Sorry for repeated posts folks (Either Brain or I are entering stage 5 Alzheimer's or both of us, or I thought I had not posted the first successfully. Stage 6 is when I believe in the great Eastward flowing ice-sheet

More seriously is erratic chasing too Victorian for Modern tastes I am thinking Leinster granite tracking? Is the Dev sst in Pembroke erratics Welsh or Irish?

BRIAN JOHN said...

Ah, Myris, I see that you have achieved a state of enlightenment in that you are now referring to me as "Brain" instead of Brian.......

Such wisdom is thankfully not given to everybody.

Peter Dunn said...

No Myris No! we can get back to the garden, in 1969-70 we were stardust we were golden and when I listen to JM or CSNY I still feel we can be.
But my heart is not of rock Birds on After the Gold Rush or Springsteen’s The River always get me.
Never mind all that rocky stony mineraly stuff as the BDDDB once sang “I’m bored”.....with talk of Stonehenge, l drove passed it the other day it was small, grey and unimpressive, I did think that my painting was better than the original (big headed and controversial). Let’ talk of Shostakovich as mentioned here occasionally or Mahler or Bruckner, symphonies huge, expansive, monumental, ba humbug to a few old stones.
And that video boring or what, and which pesky Welshman moved St Davids from one sticky out bit of West Wales to another or was it Merlin or the giants. But there were giants I saw them, they played rugby for Llangwm and Merlin used to laugh at me from behind the bushes as I cycled home from Scolton at night when the moon was full and now I think I live in that loony triangle/box thing in the video.
Spooky init or as with those posts just Deja Vu.

Myris of Alexandria said...

Brian you seek enlightenment Little Grasshopper.
This is the character for The Lord Buddha.
The term "Fo" or "Fu" may be transliterations to the words 佛 (pinyin: fó) or 福 (pinyin: fú), which means "Buddha" or "prosperity" in Chinese, respectively.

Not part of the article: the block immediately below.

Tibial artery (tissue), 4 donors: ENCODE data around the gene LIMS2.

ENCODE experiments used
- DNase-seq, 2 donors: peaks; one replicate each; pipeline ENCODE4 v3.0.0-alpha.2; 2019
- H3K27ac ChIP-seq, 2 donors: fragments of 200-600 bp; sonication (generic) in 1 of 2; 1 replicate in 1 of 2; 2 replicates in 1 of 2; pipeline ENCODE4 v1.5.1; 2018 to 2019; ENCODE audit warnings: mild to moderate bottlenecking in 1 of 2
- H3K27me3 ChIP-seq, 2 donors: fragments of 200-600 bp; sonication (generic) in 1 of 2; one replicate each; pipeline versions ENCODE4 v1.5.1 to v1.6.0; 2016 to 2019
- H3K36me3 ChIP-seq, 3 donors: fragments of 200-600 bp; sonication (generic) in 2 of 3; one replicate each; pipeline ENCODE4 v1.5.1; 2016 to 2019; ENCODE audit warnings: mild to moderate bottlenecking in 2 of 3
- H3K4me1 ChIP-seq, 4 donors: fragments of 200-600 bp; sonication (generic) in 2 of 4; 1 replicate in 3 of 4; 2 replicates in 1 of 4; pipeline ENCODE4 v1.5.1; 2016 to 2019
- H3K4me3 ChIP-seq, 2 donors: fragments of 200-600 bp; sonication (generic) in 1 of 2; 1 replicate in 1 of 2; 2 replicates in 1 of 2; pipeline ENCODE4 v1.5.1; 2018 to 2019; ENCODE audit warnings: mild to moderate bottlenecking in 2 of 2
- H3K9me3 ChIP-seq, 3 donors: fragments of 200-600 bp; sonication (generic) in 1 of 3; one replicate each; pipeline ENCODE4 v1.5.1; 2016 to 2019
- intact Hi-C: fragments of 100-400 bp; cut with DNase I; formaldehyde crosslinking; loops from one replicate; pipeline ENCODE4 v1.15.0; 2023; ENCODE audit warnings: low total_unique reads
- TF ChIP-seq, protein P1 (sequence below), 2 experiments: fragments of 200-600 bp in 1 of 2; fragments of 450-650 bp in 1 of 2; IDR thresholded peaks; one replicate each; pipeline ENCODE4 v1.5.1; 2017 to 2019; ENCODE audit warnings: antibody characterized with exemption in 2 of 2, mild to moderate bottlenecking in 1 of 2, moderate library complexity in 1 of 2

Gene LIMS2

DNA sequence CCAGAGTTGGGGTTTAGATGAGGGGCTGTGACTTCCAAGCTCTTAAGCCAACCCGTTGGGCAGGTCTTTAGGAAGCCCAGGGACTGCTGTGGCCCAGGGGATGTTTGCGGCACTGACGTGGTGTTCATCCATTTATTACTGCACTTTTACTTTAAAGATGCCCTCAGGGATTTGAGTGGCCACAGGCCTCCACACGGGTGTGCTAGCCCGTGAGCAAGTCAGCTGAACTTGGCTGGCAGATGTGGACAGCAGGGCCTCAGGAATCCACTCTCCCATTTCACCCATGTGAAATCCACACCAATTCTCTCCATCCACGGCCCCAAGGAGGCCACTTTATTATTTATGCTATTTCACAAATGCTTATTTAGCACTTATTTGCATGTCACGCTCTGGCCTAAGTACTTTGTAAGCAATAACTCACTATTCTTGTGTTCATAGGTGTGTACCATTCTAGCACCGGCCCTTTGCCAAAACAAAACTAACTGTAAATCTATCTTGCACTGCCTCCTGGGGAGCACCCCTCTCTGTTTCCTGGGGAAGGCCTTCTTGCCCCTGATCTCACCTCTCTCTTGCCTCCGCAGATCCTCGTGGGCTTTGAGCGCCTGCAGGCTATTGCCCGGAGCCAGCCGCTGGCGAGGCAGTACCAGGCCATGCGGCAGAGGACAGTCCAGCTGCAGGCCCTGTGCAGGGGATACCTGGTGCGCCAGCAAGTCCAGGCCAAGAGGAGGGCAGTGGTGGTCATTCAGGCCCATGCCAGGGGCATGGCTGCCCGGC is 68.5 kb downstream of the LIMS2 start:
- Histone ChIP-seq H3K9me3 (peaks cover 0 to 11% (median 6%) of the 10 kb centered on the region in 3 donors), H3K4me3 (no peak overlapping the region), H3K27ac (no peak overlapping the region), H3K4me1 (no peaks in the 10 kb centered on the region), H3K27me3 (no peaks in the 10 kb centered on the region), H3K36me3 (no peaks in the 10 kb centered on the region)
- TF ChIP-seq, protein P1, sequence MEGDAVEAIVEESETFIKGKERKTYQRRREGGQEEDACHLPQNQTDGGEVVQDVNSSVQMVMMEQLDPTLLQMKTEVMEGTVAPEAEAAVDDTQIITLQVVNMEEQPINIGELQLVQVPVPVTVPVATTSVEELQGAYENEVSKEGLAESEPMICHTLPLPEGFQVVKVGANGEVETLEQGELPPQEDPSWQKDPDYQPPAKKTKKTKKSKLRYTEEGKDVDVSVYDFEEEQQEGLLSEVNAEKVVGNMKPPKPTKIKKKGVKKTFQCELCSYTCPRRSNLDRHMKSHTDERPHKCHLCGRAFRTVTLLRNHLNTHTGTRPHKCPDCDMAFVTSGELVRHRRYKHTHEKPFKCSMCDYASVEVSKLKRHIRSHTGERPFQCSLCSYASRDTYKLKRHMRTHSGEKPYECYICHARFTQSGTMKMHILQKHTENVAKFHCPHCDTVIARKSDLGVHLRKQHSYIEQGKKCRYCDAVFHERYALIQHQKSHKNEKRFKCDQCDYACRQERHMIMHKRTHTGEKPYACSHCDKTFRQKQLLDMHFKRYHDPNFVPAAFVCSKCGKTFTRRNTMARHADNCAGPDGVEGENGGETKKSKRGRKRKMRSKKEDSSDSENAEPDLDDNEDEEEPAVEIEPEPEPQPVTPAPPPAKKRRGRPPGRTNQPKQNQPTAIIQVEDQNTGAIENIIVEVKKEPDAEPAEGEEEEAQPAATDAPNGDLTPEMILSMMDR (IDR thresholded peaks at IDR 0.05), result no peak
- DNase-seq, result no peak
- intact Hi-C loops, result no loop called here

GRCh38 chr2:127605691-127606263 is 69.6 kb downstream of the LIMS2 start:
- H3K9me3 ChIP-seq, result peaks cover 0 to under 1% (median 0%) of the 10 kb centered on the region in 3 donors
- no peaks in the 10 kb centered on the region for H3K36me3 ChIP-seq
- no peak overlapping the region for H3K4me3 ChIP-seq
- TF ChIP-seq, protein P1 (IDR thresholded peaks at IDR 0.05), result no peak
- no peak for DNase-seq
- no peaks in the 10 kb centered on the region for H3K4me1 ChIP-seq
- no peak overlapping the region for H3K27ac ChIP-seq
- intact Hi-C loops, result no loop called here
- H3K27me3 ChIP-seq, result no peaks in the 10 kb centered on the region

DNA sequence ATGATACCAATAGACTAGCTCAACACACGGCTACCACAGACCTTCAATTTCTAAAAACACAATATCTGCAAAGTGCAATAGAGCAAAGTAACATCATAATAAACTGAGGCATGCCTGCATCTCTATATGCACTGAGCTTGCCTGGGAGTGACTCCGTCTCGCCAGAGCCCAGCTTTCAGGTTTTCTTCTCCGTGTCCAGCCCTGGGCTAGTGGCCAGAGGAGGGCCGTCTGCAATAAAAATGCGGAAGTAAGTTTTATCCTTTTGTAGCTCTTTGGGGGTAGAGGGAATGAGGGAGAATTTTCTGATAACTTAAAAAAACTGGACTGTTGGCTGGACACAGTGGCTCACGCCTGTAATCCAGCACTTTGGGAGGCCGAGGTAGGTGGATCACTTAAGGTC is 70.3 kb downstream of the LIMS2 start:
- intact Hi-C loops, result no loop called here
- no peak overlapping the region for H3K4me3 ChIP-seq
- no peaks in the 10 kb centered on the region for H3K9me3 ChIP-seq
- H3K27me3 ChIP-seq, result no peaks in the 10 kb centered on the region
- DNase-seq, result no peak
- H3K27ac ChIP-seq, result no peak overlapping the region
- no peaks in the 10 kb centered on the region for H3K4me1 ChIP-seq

My love for puns is well known, if not universally loved. I even like to nose-out palindromic ones full of zen-nez.

So here is my latest sino-anglo-french effort.
Were The Lord Buddha to have fathered illgitimate children would that have created an historical Fo Pa.?

In ‘omage to the well-known koan. "Do dogs have the Buddha-nature"?
Pekingese Dogs are known as the Dogs of Fo. My two are certainly far from enlightened, they are greedy, noisy and just wonderful.
Myris of Xanadu

Garry Denke said...

Dr. Garry Whilhelm Denke died in 1699.

MoA said... "the list is incomplete"

What digs are missing? Thank you.
24 January 2017 at 20:35

Are there anymore?

Steve Potter said...

Oh dear. Clearly they've been putting something in the tea at the Alexandria Home for the Hard of Thinking, again.

Phil Morgan said...

All this talk of rock stuff brought to mind a little known fact -----

In days of stone, of flint, of bone,
Before electric kettles.
They wiped their arse,
In leaves and grass,
While cursing at the nettles.

(What majestic poetry.)

BRIAN JOHN said...

Very moving poetry. What a cultural lot we are on this blog.......

Peter Dunn said...

Did Benjamin Britten set this for piano and Peter Pears.

Peter Dunn said...

I am still bored, but the statement quoted above on Craig RyF is not good, there should be qualifying of details, there is no proto Stonehenge monument (yet) and therefore no date of 3400 BC. Inverted u-shaped for the Sarsens is a new one for me, however the evidence from tooth enamel shows that the Boscombe bowmen may have come from Pembrokeshire or I think the Lake District, but leave Geoffrey and Merlin out of it.
I forgot yesterday from the vid that Pembrokeshire can be counted as part of Ireland, it can no doubt be moved about by magical powers.

Myris of Alexandria said...

Ah pianos and Percy Grainger no wonder they put dust sheets to cover up the legs.

An interesting point, culturally for centuries Pembroke was Ireland outremer.
The Pembrokeshire volume 1 is a splendid read. Almost no eastern English influence until the Normans, rare AS raids (Pont Saison no less) and a bit of Roman road building and throwing their money about.
If you want to know what masters Darvill and Wainwright have been doing on the blessed hills the Prehistoric chapter is a good summary. Less useful if you wish to know what the MPP gang have achieved.


BRIAN JOHN said...

Quite so. Virtually no trace of cultural connections between Pembrokeshire and central and eastern England until long after the Bronze Age. All the connections were between Pembrokeshire and the Atlantic fringe. That will be one of the main points in my review of the book -- or at least the prehistoric part of it. It was very noticeable from the text. Interesting that you picked up on this point too, Myris....... another kick in the teeth for the human transport thesis.